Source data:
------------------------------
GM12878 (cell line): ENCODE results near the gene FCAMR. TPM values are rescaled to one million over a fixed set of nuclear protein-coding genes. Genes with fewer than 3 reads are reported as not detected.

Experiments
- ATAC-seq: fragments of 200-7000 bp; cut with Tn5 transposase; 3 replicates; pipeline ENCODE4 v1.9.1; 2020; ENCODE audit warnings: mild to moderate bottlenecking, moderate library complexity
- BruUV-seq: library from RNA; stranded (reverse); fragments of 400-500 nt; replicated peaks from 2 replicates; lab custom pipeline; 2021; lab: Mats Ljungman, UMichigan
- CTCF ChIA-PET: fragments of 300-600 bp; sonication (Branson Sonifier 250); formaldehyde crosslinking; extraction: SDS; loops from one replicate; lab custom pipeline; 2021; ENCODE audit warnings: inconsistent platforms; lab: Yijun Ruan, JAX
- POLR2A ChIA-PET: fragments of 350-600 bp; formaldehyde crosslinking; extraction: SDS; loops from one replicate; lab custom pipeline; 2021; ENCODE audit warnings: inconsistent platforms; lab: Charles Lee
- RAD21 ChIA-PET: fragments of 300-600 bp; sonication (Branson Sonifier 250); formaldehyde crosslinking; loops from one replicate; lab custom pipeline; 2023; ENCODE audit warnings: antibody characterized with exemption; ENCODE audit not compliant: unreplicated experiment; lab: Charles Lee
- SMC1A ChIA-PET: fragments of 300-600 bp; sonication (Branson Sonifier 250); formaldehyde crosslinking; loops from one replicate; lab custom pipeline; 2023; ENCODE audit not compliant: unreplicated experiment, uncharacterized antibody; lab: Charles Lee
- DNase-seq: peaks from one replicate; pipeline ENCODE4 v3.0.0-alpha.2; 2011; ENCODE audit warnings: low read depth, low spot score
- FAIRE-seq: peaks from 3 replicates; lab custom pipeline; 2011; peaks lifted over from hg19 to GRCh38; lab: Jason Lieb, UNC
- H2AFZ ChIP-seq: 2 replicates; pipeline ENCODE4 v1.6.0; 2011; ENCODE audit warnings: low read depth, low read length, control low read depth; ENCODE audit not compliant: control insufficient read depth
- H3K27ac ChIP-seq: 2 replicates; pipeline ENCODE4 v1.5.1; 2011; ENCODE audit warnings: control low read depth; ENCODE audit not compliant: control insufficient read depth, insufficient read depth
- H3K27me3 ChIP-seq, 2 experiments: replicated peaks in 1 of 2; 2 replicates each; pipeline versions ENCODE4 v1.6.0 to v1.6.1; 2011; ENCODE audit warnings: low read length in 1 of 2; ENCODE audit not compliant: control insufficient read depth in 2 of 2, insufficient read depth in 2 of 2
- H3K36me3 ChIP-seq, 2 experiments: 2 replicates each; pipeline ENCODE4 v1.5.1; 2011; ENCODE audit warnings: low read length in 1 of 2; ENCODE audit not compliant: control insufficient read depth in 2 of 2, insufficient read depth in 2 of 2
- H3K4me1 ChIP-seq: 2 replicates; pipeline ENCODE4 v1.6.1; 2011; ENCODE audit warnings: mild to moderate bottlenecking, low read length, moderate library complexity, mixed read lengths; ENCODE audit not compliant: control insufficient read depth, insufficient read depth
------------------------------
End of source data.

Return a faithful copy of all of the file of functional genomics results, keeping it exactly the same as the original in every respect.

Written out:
GM12878 (cell line): ENCODE results near the gene FCAMR. TPM values are rescaled to one million over a fixed set of nuclear protein-coding genes. Genes with fewer than 3 reads are reported as not detected.

Experiments
- ATAC-seq: fragments of 200-7000 bp; cut with Tn5 transposase; 3 replicates; pipeline ENCODE4 v1.9.1; 2020; ENCODE audit warnings: mild to moderate bottlenecking, moderate library complexity
- BruUV-seq: library from RNA; stranded (reverse); fragments of 400-500 nt; replicated peaks from 2 replicates; lab custom pipeline; 2021; lab: Mats Ljungman, UMichigan
- CTCF ChIA-PET: fragments of 300-600 bp; sonication (Branson Sonifier 250); formaldehyde crosslinking; extraction: SDS; loops from one replicate; lab custom pipeline; 2021; ENCODE audit warnings: inconsistent platforms; lab: Yijun Ruan, JAX
- POLR2A ChIA-PET: fragments of 350-600 bp; formaldehyde crosslinking; extraction: SDS; loops from one replicate; lab custom pipeline; 2021; ENCODE audit warnings: inconsistent platforms; lab: Charles Lee
- RAD21 ChIA-PET: fragments of 300-600 bp; sonication (Branson Sonifier 250); formaldehyde crosslinking; loops from one replicate; lab custom pipeline; 2023; ENCODE audit warnings: antibody characterized with exemption; ENCODE audit not compliant: unreplicated experiment; lab: Charles Lee
- SMC1A ChIA-PET: fragments of 300-600 bp; sonication (Branson Sonifier 250); formaldehyde crosslinking; loops from one replicate; lab custom pipeline; 2023; ENCODE audit not compliant: unreplicated experiment, uncharacterized antibody; lab: Charles Lee
- DNase-seq: peaks from one replicate; pipeline ENCODE4 v3.0.0-alpha.2; 2011; ENCODE audit warnings: low read depth, low spot score
- FAIRE-seq: peaks from 3 replicates; lab custom pipeline; 2011; peaks lifted over from hg19 to GRCh38; lab: Jason Lieb, UNC
- H2AFZ ChIP-seq: 2 replicates; pipeline ENCODE4 v1.6.0; 2011; ENCODE audit warnings: low read depth, low read length, control low read depth; ENCODE audit not compliant: control insufficient read depth
- H3K27ac ChIP-seq: 2 replicates; pipeline ENCODE4 v1.5.1; 2011; ENCODE audit warnings: control low read depth; ENCODE audit not compliant: control insufficient read depth, insufficient read depth
- H3K27me3 ChIP-seq, 2 experiments: replicated peaks in 1 of 2; 2 replicates each; pipeline versions ENCODE4 v1.6.0 to v1.6.1; 2011; ENCODE audit warnings: low read length in 1 of 2; ENCODE audit not compliant: control insufficient read depth in 2 of 2, insufficient read depth in 2 of 2
- H3K36me3 ChIP-seq, 2 experiments: 2 replicates each; pipeline ENCODE4 v1.5.1; 2011; ENCODE audit warnings: low read length in 1 of 2; ENCODE audit not compliant: control insufficient read depth in 2 of 2, insufficient read depth in 2 of 2
- H3K4me1 ChIP-seq: 2 replicates; pipeline ENCODE4 v1.6.1; 2011; ENCODE audit warnings: mild to moderate bottlenecking, low read length, moderate library complexity, mixed read lengths; ENCODE audit not compliant: control insufficient read depth, insufficient read depth